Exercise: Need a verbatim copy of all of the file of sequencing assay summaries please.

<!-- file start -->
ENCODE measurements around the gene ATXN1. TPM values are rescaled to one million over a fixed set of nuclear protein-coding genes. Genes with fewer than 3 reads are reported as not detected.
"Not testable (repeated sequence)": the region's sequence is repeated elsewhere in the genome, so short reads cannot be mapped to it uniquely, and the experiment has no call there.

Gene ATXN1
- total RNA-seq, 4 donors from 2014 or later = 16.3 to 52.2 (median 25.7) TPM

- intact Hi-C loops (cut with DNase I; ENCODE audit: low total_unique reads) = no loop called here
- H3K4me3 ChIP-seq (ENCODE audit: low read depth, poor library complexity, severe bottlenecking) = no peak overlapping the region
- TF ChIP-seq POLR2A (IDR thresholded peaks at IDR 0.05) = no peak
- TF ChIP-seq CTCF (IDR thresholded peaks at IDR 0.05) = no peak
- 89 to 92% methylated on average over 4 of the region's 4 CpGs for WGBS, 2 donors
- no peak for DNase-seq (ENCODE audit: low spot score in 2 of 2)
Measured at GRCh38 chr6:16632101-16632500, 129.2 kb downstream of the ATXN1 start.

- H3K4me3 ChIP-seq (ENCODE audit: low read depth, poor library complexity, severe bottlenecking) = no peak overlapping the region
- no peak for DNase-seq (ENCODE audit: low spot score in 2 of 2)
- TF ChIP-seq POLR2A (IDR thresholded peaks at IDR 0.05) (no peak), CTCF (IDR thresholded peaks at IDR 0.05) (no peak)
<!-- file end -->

ENCODE measurements around the gene ATXN1. TPM values are rescaled to one million over a fixed set of nuclear protein-coding genes. Genes with fewer than 3 reads are reported as not detected.
"Not testable (repeated sequence)": the region's sequence is repeated elsewhere in the genome, so short reads cannot be mapped to it uniquely, and the experiment has no call there.

Gene ATXN1
- total RNA-seq, 4 donors from 2014 or later = 16.3 to 52.2 (median 25.7) TPM

- intact Hi-C loops (cut with DNase I; ENCODE audit: low total_unique reads) = no loop called here
- H3K4me3 ChIP-seq (ENCODE audit: low read depth, poor library complexity, severe bottlenecking) = no peak overlapping the region
- TF ChIP-seq POLR2A (IDR thresholded peaks at IDR 0.05) = no peak
- TF ChIP-seq CTCF (IDR thresholded peaks at IDR 0.05) = no peak
- 89 to 92% methylated on average over 4 of the region's 4 CpGs for WGBS, 2 donors
- no peak for DNase-seq (ENCODE audit: low spot score in 2 of 2)
Measured at GRCh38 chr6:16632101-16632500, 129.2 kb downstream of the ATXN1 start.

- H3K4me3 ChIP-seq (ENCODE audit: low read depth, poor library complexity, severe bottlenecking) = no peak overlapping the region
- no peak for DNase-seq (ENCODE audit: low spot score in 2 of 2)
- TF ChIP-seq POLR2A (IDR thresholded peaks at IDR 0.05) (no peak), CTCF (IDR thresholded peaks at IDR 0.05) (no peak)